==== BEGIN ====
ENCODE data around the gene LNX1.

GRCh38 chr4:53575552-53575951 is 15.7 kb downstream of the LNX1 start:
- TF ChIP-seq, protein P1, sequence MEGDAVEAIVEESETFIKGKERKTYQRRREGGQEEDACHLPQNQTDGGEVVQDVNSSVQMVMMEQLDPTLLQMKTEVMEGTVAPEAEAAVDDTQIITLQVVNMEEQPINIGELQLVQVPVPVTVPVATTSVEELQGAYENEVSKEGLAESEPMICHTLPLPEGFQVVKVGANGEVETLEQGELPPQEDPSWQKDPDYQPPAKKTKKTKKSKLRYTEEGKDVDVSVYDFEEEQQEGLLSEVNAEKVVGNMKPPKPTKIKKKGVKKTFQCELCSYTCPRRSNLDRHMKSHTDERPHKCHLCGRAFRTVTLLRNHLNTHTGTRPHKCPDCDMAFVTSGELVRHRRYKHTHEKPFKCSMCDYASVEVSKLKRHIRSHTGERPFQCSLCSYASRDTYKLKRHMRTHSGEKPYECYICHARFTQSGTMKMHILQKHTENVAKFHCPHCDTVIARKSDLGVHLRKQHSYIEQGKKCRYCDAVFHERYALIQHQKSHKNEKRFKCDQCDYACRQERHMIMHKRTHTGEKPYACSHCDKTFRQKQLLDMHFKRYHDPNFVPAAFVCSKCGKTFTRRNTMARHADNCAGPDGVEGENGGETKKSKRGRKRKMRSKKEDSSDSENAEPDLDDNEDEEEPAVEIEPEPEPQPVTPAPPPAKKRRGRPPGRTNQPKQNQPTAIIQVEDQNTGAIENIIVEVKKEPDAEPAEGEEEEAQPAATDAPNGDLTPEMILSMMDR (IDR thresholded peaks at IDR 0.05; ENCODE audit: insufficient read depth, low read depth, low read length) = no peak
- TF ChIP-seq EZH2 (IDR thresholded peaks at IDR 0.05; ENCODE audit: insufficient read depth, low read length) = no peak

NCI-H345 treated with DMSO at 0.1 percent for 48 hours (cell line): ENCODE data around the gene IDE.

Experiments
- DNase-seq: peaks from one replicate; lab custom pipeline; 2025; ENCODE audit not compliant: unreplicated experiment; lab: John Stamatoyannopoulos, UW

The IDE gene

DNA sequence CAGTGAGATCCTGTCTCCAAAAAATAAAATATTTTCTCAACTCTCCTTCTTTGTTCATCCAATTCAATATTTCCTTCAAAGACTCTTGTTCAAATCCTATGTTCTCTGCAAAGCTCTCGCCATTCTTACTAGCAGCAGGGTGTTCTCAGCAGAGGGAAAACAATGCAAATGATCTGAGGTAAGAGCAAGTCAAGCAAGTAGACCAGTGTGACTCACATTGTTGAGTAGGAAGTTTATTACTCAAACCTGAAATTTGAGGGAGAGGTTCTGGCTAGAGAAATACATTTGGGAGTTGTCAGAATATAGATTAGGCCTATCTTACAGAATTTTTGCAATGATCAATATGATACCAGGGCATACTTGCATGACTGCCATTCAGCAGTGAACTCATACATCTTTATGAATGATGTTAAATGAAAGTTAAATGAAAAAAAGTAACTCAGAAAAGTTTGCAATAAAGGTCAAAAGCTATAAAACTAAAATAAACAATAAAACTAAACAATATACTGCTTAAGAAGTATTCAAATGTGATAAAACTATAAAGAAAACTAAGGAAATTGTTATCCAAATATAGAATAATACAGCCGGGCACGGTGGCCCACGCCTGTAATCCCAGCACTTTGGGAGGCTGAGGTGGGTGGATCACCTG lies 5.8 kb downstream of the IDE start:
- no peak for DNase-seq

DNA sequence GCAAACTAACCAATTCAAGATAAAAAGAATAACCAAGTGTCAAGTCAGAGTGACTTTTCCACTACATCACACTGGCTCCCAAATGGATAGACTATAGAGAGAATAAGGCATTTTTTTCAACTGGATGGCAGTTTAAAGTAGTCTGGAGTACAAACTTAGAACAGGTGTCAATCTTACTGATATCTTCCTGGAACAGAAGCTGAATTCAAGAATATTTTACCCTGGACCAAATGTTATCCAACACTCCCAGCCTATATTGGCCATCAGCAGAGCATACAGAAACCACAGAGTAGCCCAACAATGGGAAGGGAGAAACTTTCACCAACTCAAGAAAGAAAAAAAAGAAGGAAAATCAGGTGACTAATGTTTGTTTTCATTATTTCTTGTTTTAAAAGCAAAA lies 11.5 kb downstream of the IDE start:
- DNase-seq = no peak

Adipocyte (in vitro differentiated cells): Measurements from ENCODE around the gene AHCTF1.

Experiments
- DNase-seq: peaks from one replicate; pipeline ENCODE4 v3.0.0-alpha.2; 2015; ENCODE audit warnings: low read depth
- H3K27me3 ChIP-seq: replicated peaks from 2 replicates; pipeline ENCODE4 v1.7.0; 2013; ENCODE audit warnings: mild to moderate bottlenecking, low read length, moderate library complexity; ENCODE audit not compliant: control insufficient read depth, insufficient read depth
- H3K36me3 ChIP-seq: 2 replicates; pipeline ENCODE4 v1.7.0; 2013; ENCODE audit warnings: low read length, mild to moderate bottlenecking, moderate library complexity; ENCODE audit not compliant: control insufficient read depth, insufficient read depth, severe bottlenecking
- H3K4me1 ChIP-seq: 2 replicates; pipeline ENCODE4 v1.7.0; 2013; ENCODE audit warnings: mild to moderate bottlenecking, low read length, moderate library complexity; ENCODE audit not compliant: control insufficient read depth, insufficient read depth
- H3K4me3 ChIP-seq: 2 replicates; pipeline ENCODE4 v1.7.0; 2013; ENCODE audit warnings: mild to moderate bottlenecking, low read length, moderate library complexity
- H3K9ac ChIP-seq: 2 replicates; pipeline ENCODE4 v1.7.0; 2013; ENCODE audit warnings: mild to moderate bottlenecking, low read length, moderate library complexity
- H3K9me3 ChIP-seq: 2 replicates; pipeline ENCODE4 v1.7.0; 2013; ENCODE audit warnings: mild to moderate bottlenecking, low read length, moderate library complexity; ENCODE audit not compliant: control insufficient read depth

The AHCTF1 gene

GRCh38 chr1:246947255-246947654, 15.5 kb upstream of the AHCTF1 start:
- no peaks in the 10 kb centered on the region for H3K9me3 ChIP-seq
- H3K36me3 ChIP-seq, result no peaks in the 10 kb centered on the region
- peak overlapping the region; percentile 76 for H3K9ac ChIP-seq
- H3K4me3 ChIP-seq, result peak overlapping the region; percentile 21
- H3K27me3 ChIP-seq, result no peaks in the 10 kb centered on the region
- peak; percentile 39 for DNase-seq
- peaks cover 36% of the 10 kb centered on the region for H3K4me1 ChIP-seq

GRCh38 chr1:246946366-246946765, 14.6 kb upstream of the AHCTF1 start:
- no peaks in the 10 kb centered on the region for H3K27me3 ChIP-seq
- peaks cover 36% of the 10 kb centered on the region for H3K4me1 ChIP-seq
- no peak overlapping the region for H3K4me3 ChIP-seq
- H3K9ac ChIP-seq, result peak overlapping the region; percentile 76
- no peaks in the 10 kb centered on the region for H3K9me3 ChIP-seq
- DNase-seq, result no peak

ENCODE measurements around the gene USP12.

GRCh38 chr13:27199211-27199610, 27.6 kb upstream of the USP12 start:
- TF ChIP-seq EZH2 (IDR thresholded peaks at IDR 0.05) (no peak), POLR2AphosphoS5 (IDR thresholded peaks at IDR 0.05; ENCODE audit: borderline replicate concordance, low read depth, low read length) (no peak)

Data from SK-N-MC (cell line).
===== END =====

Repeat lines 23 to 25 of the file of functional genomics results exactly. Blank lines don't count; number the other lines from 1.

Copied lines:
GRCh38 chr1:246947255-246947654, 15.5 kb upstream of the AHCTF1 start:
- no peaks in the 10 kb centered on the region for H3K9me3 ChIP-seq
- H3K36me3 ChIP-seq, result no peaks in the 10 kb centered on the region